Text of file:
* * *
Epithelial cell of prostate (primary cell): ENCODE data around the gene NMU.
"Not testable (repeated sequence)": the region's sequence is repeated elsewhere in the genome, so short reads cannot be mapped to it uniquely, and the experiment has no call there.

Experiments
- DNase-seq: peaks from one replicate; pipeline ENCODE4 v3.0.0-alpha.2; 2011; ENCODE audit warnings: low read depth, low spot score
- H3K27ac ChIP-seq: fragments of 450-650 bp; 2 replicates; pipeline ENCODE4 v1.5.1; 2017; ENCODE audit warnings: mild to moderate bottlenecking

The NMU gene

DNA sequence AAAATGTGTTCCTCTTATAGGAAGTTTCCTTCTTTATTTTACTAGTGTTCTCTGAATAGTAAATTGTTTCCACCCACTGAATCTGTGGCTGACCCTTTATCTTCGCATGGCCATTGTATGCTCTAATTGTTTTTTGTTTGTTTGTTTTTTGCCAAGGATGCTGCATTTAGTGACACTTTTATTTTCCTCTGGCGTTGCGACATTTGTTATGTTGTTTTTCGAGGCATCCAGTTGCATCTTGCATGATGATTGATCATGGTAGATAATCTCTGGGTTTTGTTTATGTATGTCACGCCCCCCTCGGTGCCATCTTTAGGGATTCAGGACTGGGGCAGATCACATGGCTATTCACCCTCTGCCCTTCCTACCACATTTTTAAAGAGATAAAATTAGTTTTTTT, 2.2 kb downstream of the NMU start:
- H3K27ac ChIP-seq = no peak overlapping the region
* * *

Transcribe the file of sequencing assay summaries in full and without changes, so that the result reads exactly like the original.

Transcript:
Epithelial cell of prostate (primary cell): ENCODE data around the gene NMU.
"Not testable (repeated sequence)": the region's sequence is repeated elsewhere in the genome, so short reads cannot be mapped to it uniquely, and the experiment has no call there.

Experiments
- DNase-seq: peaks from one replicate; pipeline ENCODE4 v3.0.0-alpha.2; 2011; ENCODE audit warnings: low read depth, low spot score
- H3K27ac ChIP-seq: fragments of 450-650 bp; 2 replicates; pipeline ENCODE4 v1.5.1; 2017; ENCODE audit warnings: mild to moderate bottlenecking

The NMU gene

DNA sequence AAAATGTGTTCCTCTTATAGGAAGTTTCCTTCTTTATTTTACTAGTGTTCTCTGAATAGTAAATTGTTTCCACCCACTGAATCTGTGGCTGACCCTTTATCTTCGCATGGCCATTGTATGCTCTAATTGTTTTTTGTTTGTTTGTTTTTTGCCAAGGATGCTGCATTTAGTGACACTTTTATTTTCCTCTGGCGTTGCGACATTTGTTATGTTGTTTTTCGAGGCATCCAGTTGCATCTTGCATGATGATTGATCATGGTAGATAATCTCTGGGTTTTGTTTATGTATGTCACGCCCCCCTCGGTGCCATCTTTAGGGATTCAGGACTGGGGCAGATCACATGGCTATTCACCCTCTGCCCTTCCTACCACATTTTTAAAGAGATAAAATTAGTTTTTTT, 2.2 kb downstream of the NMU start:
- H3K27ac ChIP-seq = no peak overlapping the region